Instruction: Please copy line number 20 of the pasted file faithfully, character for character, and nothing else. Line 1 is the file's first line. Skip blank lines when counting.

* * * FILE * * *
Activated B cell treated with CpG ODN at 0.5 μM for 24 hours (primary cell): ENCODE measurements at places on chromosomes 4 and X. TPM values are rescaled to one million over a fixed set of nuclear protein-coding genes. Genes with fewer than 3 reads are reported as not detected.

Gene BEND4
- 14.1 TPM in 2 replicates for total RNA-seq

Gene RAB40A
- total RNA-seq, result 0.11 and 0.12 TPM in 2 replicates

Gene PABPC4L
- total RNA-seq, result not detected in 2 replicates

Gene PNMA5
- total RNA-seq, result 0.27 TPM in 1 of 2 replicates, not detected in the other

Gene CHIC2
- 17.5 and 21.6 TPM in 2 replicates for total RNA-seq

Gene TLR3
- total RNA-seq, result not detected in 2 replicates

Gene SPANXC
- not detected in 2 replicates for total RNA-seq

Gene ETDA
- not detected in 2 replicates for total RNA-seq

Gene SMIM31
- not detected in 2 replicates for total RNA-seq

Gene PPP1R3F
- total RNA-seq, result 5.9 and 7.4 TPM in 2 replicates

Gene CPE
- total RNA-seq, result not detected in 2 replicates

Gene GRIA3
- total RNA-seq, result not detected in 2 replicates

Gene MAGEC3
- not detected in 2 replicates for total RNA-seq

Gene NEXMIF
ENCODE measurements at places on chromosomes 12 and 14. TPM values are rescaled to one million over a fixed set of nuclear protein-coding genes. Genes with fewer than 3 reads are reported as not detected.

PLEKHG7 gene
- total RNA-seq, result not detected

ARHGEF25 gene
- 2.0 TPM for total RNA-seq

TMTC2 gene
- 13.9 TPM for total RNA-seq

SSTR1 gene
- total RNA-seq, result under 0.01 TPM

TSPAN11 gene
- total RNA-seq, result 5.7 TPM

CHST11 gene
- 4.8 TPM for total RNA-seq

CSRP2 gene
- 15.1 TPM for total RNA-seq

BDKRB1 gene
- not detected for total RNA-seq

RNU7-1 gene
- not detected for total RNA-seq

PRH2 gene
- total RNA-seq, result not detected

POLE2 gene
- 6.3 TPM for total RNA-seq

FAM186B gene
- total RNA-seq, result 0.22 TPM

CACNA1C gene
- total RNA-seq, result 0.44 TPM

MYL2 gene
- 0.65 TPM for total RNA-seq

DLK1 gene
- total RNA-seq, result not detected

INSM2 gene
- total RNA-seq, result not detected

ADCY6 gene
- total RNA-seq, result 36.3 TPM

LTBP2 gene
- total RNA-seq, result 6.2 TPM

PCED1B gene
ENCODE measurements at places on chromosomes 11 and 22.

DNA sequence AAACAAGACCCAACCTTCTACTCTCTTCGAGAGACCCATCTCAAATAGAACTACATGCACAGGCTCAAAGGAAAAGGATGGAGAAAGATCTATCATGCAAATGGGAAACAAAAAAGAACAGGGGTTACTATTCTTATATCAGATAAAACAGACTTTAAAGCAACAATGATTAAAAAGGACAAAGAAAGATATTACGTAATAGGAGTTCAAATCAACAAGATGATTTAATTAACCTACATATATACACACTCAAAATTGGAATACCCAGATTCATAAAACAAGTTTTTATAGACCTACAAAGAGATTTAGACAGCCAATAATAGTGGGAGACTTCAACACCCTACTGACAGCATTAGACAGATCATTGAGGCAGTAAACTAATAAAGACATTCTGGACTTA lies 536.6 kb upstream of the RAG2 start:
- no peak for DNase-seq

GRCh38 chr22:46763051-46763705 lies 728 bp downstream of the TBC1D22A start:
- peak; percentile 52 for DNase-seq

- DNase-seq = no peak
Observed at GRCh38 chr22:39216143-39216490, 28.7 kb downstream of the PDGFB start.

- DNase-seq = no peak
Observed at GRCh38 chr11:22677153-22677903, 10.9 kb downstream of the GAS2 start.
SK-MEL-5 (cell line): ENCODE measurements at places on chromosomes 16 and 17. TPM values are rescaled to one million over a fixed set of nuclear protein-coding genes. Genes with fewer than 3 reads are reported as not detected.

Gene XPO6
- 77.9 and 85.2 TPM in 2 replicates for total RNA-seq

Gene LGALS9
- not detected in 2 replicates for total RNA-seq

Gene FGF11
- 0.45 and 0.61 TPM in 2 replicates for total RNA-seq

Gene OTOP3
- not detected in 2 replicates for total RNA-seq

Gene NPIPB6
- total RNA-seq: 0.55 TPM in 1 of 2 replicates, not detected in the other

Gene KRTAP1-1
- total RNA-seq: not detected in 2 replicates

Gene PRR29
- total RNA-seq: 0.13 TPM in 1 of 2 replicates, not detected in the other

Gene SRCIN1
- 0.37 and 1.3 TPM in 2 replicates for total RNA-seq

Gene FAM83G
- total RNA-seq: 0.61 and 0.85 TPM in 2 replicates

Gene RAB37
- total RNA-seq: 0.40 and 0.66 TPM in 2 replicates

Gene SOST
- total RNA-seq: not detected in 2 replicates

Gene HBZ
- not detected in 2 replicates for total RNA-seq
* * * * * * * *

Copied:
Gene PPP1R3F